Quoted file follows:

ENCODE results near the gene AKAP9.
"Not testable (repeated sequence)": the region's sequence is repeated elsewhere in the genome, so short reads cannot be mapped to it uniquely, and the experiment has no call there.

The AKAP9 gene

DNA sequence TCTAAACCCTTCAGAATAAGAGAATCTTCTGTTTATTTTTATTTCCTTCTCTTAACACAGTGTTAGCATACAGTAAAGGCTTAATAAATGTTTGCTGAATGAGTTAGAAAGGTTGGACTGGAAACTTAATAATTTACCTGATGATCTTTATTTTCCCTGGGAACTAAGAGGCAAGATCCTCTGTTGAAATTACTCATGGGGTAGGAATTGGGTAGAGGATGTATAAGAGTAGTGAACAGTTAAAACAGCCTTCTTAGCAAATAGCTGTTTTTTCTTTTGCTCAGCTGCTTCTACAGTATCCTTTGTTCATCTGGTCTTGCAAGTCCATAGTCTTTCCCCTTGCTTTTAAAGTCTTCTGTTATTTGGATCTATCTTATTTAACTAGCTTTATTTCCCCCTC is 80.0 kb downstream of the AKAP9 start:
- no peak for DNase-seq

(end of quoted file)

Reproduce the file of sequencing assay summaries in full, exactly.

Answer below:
ENCODE results near the gene AKAP9.
"Not testable (repeated sequence)": the region's sequence is repeated elsewhere in the genome, so short reads cannot be mapped to it uniquely, and the experiment has no call there.

The AKAP9 gene

DNA sequence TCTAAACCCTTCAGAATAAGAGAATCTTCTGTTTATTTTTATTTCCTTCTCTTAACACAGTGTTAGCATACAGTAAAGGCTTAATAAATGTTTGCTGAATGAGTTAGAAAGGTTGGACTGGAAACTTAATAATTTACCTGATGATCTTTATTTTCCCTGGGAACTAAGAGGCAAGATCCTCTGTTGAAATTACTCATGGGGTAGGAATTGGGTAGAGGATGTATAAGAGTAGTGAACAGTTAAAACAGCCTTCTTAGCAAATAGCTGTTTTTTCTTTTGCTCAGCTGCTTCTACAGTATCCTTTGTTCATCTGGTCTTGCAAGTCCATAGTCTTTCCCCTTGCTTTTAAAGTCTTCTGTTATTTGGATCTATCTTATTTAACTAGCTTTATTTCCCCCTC is 80.0 kb downstream of the AKAP9 start:
- no peak for DNase-seq